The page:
+---+    +---+    +---+    +---+
           +---| D |----| F |----| H |----| J |
           |   +---+    +---+    +---+    +---+
+---+   +---+             |                 |
| A |---| B |             |                 |
+---+   +---+        13x<-|                 |
           |   +---+    +---+    +---+    +---+
           +---| C |----| E |----| G |----| I |
               +---+    +---+    +---+    +---+

In the diagram above A, B, C, D, E, F G, H, I, and J are all part of different ASes. B will normally prefer the path via D to send traffic to J, as this represents the preferred path to B, due to E prepending 13 instances of its own AS number when advertising routes to C. ISP J decides to prepend 5 instances of its own AS when advertising to H, and ISP H decides to do the same and prepends 5 instances of its own AS when advertising to F. ISP F decides as well to prepend 5 instances of its own AS when advertising to D. B now sees 19 AS hops for prefixes coming from D to get to J which should be the preferred path compared to 18 AS hops coming from C which is now preferred. We now have a route leak to I as B now sends all of its traffic through I to reach J. This is the typical scenario where route leaks occur where providers decide to de-prefer a path. However as the same de-preference of a path gets cascaded in the same direction, as a result, the path that should never be preferred as its as-path is very high in this case 18 AS hops ends up being the preferred path resulting in a route leak. Usage of BGP large communities along with conditional prepending, along with care being taken when prepending is performed between providers, can help mitigate the adverse impacts of prepending.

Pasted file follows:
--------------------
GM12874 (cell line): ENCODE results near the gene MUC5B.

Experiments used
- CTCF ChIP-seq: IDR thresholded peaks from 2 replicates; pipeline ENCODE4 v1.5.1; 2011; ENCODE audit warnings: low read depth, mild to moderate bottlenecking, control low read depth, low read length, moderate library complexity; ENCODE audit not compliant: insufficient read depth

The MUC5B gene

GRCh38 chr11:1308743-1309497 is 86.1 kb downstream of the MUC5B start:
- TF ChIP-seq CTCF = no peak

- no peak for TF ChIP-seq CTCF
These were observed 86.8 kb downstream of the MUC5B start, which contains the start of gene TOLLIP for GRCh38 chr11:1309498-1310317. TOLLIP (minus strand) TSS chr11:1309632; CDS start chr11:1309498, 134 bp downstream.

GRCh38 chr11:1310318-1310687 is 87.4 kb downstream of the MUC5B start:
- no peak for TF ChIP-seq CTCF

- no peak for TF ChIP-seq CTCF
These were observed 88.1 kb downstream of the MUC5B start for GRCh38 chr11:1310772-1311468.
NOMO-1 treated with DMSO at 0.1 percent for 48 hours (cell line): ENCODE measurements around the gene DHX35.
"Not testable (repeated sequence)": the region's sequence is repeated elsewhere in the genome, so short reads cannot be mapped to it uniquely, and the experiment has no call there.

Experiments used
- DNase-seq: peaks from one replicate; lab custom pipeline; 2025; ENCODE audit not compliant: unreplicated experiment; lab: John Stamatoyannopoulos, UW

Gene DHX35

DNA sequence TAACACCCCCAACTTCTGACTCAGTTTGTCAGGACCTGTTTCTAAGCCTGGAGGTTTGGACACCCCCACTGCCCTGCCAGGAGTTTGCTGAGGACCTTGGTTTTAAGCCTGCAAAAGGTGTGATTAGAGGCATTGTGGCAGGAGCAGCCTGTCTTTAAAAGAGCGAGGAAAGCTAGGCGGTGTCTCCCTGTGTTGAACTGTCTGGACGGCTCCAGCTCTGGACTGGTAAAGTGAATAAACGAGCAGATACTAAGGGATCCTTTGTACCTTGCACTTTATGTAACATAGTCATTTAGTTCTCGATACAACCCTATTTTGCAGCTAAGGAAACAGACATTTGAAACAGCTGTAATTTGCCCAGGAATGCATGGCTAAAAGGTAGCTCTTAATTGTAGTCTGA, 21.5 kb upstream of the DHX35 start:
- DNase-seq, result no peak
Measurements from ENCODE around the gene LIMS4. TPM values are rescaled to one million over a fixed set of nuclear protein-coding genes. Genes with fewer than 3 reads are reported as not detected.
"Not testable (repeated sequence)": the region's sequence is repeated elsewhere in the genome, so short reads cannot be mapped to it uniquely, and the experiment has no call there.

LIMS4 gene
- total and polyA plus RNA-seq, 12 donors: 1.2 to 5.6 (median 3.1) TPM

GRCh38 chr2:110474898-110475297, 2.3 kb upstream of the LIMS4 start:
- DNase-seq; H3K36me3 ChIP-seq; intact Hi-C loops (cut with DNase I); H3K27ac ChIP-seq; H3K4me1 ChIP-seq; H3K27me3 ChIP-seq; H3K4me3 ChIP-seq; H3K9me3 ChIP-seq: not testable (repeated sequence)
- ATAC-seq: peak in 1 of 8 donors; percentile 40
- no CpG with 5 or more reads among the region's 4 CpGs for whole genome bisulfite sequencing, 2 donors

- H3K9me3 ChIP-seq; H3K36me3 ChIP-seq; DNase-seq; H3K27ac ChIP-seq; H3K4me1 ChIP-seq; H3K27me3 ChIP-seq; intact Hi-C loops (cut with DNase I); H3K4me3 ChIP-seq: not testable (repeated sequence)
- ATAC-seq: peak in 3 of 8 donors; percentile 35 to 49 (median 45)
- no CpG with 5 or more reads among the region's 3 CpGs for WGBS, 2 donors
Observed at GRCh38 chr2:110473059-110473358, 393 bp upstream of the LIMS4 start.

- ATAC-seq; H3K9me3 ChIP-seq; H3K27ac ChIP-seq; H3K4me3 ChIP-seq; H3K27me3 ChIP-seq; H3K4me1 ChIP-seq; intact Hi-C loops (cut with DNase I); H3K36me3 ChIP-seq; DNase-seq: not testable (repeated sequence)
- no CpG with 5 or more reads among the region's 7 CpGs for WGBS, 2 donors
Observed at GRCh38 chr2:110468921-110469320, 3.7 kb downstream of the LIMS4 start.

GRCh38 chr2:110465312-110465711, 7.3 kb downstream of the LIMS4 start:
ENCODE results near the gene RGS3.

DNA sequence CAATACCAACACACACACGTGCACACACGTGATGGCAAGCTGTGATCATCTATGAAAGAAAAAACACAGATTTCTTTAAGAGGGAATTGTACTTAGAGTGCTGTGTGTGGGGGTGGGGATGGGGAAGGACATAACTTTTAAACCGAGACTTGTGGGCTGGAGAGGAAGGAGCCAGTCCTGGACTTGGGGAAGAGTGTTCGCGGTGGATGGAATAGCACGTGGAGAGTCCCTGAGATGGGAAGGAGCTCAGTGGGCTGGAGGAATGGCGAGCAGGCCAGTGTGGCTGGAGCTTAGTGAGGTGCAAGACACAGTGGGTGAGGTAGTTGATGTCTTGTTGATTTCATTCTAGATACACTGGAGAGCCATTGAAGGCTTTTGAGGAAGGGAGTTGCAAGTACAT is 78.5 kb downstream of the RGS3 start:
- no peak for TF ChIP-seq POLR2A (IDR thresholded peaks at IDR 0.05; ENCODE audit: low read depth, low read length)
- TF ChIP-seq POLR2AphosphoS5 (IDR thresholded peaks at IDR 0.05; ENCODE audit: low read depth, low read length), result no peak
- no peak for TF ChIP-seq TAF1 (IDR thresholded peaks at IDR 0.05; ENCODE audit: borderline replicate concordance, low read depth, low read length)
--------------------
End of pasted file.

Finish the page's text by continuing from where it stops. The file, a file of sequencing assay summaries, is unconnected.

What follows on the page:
3.2. Excessive Prepending

The risk of excessive use of AS Path Prepending can be illustrated with real-world examples that have been anonymized using documentation prefixes [RFC5737] and ASs [RFC5398] . Consider the prefix which is normally announced with an inordinate amount of prepending. A recent analysis revealed that is announced to the world along the following AS path:

64496 64511 64511 64511 64511 64511 64511 64511 64511 64511 64511 64511 64511 64511 64511 64511 64511 64511 64511 64511 64511 64511 64511 64511